As we’ve already covered, every LDAP message includes a message ID. The main purpose for this message ID is to allow the client to correlate response messages with the appropriate request: the client chooses a message ID for each request, and the server will use the same message ID for all response messages for that request. But the client can also use the message ID to tell the server that it no longer cares about getting a result for that operation. That’s the purpose of the abandon request.
RFC 4511 section 4.11 defines the abandon request protocol operation as:
AbandonRequest ::= [APPLICATION 16] MessageID
and RFC 4511 section 4.1.1 defines MessageID as:
MessageID ::= INTEGER (0 .. maxInt) maxInt INTEGER ::= 2147483647 -- (2^^31 - 1) --
This means that the abandon request protocol operation is just an integer with a BER type of 0x50 (application primitive 16), whose value is the message ID of the operation to abandon. For example, if you want to abandon the operation with message ID 5, the abandon request protocol operation would be hex-encoded as:
50 01 05
The abandon request message should have its own message ID that is different from that of the operation to abandon. For example, if we want to abandon the operation with message ID 5, then we might want to use message ID 6 for the LDAP message that contains the abandon request protocol op. The encoded representation of this LDAP message would be:
30 06 -- Begin the LDAPMessage sequence 02 01 06 -- The message ID (integer value 6) 50 01 05 -- The abandon request protocol op (application primitive integer 5)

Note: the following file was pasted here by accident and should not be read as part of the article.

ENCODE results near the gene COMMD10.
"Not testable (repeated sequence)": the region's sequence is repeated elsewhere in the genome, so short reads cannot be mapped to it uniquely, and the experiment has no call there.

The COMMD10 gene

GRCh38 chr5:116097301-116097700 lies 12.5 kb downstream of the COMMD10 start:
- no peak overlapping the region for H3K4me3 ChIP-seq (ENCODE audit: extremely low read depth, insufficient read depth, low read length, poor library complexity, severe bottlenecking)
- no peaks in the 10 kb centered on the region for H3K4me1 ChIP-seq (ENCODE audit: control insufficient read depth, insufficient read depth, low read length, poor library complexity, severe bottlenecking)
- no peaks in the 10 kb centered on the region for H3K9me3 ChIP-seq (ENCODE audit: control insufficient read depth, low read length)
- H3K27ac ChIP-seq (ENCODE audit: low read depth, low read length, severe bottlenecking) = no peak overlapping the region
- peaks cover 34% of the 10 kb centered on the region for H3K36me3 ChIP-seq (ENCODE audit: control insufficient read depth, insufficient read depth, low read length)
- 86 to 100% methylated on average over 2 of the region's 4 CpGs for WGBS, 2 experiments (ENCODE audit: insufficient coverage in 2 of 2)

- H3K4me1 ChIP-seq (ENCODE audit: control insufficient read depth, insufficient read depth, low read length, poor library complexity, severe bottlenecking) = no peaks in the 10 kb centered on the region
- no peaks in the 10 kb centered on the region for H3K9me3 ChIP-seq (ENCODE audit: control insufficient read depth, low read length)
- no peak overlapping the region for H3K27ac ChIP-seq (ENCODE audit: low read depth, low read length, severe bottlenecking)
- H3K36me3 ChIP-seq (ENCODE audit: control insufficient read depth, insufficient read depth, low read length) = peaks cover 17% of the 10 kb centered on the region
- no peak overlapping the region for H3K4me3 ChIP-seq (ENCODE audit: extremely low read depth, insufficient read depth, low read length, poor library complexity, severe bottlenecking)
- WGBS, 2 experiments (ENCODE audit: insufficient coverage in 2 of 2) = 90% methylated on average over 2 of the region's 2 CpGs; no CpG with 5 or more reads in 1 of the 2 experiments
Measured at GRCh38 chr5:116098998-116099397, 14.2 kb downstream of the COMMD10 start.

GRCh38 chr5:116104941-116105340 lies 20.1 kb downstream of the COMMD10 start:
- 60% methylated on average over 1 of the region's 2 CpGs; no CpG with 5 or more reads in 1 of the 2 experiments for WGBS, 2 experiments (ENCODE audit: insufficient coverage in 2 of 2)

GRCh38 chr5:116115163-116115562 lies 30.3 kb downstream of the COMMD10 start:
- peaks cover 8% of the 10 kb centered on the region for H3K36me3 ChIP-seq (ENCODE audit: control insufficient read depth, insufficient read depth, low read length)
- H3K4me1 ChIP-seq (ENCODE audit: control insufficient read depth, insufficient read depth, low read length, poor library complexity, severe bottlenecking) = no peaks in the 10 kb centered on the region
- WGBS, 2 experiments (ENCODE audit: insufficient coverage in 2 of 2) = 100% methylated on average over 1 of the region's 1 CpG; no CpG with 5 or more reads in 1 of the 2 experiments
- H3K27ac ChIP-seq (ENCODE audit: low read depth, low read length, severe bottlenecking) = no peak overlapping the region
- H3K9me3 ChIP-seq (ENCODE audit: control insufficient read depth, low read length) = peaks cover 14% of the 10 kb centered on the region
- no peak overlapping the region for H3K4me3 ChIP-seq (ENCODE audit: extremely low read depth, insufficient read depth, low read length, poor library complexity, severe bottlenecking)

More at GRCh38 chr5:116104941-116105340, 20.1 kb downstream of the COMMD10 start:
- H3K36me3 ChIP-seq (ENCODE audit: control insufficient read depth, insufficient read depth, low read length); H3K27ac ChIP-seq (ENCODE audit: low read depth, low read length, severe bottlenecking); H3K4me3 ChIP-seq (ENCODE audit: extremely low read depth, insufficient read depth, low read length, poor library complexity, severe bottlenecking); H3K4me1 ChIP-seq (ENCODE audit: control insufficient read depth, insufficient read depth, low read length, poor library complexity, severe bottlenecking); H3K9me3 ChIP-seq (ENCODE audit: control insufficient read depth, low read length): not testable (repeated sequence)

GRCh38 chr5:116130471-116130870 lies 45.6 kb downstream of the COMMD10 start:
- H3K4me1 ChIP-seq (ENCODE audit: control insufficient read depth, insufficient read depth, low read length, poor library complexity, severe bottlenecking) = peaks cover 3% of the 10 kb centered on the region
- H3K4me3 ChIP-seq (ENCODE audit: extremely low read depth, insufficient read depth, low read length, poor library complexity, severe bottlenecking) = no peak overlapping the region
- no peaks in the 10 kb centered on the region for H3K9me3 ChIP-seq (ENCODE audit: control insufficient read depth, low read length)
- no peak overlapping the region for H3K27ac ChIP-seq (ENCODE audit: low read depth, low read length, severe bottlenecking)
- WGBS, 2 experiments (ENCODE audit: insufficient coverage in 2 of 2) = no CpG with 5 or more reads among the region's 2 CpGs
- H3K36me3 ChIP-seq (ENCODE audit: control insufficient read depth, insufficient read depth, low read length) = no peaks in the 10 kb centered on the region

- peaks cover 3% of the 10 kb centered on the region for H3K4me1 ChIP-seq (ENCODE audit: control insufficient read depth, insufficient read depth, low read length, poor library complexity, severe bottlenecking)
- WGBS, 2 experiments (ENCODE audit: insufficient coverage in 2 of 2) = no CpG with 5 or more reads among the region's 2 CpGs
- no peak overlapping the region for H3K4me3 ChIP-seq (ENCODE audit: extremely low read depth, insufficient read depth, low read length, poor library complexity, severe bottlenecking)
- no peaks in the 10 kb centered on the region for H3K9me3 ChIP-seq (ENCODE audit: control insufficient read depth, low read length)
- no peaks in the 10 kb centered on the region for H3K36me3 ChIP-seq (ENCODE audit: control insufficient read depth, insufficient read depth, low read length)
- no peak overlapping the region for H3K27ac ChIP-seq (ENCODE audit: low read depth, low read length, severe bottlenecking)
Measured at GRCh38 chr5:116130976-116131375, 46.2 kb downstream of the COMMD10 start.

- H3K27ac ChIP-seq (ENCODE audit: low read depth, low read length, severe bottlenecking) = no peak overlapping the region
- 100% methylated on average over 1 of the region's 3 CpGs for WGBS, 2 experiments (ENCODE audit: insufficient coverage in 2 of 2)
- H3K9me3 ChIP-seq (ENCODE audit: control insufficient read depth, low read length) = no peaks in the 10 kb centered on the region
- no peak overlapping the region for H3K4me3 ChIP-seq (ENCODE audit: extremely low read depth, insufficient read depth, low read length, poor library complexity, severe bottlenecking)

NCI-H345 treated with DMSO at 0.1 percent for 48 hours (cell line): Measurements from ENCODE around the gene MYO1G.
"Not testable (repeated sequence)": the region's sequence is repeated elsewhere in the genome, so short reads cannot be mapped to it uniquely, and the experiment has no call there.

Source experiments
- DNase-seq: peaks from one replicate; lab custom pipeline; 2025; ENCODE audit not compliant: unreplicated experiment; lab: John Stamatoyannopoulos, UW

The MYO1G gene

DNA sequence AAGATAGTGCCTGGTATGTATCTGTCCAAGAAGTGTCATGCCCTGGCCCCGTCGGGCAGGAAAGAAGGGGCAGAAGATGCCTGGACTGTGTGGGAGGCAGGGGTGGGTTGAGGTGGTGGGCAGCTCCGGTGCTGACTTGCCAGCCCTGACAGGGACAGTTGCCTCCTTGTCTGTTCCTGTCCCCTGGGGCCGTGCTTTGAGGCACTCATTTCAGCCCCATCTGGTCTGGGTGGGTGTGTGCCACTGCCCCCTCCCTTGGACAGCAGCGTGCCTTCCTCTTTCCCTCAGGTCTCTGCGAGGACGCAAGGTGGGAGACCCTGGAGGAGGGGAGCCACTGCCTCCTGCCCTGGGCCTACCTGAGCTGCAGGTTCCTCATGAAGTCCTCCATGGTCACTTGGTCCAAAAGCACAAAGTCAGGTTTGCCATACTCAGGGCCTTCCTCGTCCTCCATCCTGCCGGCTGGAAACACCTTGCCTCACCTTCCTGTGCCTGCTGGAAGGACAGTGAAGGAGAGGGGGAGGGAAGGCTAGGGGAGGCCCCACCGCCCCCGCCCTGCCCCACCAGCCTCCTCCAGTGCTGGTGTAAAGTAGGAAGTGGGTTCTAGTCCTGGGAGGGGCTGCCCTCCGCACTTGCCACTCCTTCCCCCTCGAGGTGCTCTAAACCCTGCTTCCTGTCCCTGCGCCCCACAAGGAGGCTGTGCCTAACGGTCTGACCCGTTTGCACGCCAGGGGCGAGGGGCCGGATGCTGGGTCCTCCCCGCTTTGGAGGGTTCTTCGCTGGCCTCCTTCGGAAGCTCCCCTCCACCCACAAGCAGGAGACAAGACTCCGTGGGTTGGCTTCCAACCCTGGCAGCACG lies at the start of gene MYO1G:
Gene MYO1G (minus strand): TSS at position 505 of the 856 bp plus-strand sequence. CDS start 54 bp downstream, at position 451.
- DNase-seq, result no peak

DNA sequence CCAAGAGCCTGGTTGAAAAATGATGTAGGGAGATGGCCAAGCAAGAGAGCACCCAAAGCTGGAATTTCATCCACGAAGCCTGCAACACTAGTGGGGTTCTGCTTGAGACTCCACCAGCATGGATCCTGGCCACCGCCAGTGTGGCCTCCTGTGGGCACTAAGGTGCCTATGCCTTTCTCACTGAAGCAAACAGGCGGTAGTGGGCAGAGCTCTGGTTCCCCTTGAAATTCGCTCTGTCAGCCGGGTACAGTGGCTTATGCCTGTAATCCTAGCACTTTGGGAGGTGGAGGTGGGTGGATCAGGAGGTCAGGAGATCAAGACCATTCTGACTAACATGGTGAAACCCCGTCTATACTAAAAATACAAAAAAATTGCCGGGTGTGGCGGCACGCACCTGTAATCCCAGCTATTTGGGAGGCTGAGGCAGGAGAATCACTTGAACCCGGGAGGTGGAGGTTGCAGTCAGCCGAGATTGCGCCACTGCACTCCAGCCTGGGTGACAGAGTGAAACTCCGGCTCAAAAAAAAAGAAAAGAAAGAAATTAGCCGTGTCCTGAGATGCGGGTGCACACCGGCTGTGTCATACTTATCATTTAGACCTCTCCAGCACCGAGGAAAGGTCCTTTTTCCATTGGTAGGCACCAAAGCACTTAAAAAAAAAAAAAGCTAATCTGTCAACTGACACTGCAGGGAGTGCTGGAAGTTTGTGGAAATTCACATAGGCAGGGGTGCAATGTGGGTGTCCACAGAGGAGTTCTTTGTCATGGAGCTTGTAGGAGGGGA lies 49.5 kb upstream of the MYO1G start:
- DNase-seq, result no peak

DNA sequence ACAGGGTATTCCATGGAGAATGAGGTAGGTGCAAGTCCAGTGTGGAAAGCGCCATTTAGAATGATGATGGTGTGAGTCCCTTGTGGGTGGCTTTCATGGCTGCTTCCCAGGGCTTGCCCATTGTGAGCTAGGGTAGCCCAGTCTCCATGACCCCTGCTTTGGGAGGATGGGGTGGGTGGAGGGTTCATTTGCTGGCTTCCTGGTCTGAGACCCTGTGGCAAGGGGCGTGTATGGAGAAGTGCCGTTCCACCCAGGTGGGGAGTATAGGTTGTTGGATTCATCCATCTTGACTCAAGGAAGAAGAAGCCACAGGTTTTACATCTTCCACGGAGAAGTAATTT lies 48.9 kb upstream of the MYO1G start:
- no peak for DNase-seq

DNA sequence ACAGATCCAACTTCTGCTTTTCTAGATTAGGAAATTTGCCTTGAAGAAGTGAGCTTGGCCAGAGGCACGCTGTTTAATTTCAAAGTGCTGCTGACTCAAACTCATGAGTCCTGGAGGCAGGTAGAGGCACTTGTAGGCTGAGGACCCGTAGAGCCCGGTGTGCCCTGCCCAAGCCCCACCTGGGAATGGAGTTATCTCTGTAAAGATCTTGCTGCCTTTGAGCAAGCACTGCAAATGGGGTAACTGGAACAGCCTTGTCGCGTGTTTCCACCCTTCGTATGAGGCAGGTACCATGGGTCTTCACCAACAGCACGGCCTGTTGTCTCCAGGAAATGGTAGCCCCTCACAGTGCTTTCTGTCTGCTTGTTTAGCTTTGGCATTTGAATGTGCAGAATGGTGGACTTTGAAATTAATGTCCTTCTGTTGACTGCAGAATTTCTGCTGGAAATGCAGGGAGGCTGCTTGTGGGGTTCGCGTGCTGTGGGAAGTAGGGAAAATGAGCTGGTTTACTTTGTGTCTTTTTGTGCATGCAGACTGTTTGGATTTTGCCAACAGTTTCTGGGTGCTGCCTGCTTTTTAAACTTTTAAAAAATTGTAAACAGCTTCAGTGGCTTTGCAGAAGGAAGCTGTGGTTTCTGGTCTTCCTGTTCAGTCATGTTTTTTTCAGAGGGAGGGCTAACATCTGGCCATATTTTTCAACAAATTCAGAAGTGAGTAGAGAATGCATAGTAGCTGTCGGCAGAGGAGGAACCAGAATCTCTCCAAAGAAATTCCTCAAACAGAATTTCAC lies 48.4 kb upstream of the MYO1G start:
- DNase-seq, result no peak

Abandon requests do not have a response. Further, if an abandon is processed successfully, the server won’t send a final response message for the operation whose processing was interrupted. This means that it’s not always straightforward for the client to know whether the abandon was processed successfully. If the client receives a final response to the original request, then that indicates that the server did complete processing for that operation and therefore it wasn’t abandoned. But while the lack of a response might mean that the operation was successfully abandoned, it could also mean that the server is just taking a really long time to process that operation. The longer the client waits without a response, the more sure it can be that the operation was abandoned, but that’s really not a great option.
However, there is an alternative to the abandon request: the cancel extended operation as described in RFC 3909. The operation is similar in that it requests that the server stop processing for an operation, but with two additional benefits: the server will send a response to the cancel request, and if the operation is successfully canceled, the server will return a response to that operation as well with the canceled (118) result code. If the server supports this operation (which will be indicated by “18.104.22.168.1.8” in the set of values for the supportedExtension operational attribute in the server’s root DSE), then you may want to use that operation instead if you care about getting any feedback about the cancellation.
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